Time for a little poetry: Playing Tiddlywinks

I see two girls, now women, who smile at others

Never at me

Who sour with life’s quick cherry passing

Go off like milk in my refrigerator door

One drip in my tea, no guests to pour out for.

 

They reverberate like echoes in the stillness of my parlour.

This is a neighbourhood of cats, no barking

No worries about leaving us alone all day

Often all night too

In hungry expectation.

 

They bring up corpses and track invitations

In the name of reciprocity

Accountancy, curation, careful recitation of moments and pictures

Togetherness invited

Competition launched, jaws that bite

 

Claws that snatch

Rewrite my story, meekness a grievous flaw,

Passivity, worse – stupidity,

Made to pay,

Trampled to shame

With a flick of a finger.

Free picture courtesy of Pixabay.
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Book Buys, Word of Mouth and International Girls’ Day

Restless seeking to find stability, worthless seeking to fill sense of self, call it evasion, elopement or ostrich flight syndrome… the book buying spree is ongoing. But all of the books I bought below come from personal recommendations, mainly via social media.

A trio of blue
A trio of blue

After posting a review about Amy Liptrot’s The Outrun, dear blogger friend Susan Osborne recommended Kathleen Jamie’s nature essays, while Dorothy Nimmo and Steve Erickson were mentioned with some admiration on Twitter. Dorothy Nimmo apparently spent the 1960s as a ‘trailing spouse’ in Geneva, and her intriguingly succinct bio  says: ‘DN was an actress for ten years, a wife-and-mother for 25. In 1980 she started to write; in 1989 she ran away from home.’

Monochrome happiness
Monochrome happiness

My Canadian friend and fellow book fanatic Sylvie  sent me the small volume Lire la rue, marcher le poème (Read the street, walk the poem), a series of short essays and ‘provocations’, workshop notes and samples of written work to inspire teachers to use poetry in the classroom. Meanwhile, the indefatigable Daniela Petracco of Europa Editions has sent me the proof copy of Saleem Haddad’s moving novel about growing up queer in an Arab country.

Not a girl in sight in the title, but there may be one in the text...
Not a girl in sight in the title, but there may be one in the text…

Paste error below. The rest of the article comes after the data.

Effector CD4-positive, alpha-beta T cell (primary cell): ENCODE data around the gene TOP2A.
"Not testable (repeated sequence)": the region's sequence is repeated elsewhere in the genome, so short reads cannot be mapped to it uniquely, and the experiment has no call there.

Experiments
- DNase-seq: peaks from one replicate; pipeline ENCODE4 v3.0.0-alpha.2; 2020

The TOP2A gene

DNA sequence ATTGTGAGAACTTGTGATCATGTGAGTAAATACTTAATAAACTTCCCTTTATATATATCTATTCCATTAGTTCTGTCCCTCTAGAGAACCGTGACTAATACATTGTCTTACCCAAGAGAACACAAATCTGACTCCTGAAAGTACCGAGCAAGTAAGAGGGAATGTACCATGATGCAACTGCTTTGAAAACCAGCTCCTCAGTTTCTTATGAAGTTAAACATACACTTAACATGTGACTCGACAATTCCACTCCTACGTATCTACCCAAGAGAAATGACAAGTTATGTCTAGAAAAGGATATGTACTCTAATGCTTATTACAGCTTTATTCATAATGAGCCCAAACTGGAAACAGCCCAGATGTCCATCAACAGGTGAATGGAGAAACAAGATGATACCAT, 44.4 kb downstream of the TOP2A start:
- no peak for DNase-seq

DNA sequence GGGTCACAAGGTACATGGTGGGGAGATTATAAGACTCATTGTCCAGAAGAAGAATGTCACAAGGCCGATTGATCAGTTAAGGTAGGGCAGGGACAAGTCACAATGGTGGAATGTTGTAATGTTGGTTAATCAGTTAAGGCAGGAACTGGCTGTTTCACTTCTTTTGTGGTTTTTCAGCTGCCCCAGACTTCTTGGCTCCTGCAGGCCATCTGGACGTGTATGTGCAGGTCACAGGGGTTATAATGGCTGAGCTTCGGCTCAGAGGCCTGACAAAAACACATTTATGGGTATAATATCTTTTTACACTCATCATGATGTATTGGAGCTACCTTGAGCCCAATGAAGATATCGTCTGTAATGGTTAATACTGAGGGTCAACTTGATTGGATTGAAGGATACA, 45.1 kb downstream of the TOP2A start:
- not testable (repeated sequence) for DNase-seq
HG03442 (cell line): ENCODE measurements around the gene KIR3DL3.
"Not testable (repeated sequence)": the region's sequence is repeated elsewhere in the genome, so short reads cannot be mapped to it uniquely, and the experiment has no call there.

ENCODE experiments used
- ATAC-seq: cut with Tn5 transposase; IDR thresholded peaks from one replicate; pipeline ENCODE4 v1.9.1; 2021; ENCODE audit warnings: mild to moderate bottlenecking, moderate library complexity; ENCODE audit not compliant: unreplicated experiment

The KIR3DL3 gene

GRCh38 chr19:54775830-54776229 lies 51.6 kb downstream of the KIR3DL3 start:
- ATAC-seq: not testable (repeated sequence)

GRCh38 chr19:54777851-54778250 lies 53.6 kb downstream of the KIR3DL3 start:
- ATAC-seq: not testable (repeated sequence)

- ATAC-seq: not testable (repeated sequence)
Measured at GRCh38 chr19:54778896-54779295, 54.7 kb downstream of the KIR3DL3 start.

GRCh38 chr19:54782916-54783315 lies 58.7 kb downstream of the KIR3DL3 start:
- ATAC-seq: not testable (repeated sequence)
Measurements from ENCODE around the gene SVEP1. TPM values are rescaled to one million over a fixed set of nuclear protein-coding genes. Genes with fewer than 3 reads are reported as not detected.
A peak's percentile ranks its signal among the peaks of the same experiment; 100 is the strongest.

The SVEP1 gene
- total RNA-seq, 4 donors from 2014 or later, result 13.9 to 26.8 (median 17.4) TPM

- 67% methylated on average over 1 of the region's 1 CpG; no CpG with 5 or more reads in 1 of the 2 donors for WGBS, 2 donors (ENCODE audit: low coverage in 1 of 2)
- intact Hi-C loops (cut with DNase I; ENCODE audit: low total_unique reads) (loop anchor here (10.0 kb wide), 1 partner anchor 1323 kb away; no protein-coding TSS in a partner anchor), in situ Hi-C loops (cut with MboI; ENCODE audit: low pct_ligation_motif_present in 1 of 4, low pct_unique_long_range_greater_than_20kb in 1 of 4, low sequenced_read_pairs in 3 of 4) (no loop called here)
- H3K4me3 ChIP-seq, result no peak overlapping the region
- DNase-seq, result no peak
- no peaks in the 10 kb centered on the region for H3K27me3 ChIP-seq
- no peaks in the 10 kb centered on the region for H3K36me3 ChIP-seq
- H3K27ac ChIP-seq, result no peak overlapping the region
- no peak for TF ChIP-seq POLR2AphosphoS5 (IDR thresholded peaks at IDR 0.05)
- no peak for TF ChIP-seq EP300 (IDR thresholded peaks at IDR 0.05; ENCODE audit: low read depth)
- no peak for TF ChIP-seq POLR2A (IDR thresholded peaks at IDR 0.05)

This one has a more complicated lead-in. When Sarah Savitt (then working at Faber) visited the Geneva Writers’ Group in 2015 and gave me some feedback on my WIP, she was very excited about a book which she was about to launch, Kate Hamer’s The Girl in the Red Coat. I was initially somewhat sceptical, having overdosed on books with ‘girls’ in their title, but when I read it, I thought there was a very different and unique voice at work there. Nearly two years later, my novel is nowhere near completion (sorry, Sarah!), but Kate Hamer has written a second one, which will be released in February 2017. When Sophie Portas from Faber asked who wanted an advance copy, I knew I had to request it, especially since it appears to once again feature a young girl’s view on life.

Speaking of which, today is the fifth International Day of the Girl, so here’s to all the wonderful creatures and future generations of women out there! May your way be much smoother than the previous generations’. Here’s a poem by Phoebe Stuckes written just for you.

Let us build bonfires of those unanswered prayers.
Let us learn how to leave with clean and empty hearts
Let us escape these attics still mad, still drunk, still raving
Let us vacate these badly lit odd little towns
Let us want none of what anchored our mothers
Let us never evolve to be good or beautiful
Let us spit and snarl and rattle the hatches
Let us never be conquered
Let us no longer keep keys in our knuckles
Let us run into the streets hungry, fervent, ablaze.

You
Are a mighty thing
A captive animal, woken with a taste for blood.
Feed it,

You Amazon, you Gloria, you Swiss army knife of a woman.

International Day of the Girl banner from UNICEF, Haiti
International Day of the Girl banner from UNICEF, Haiti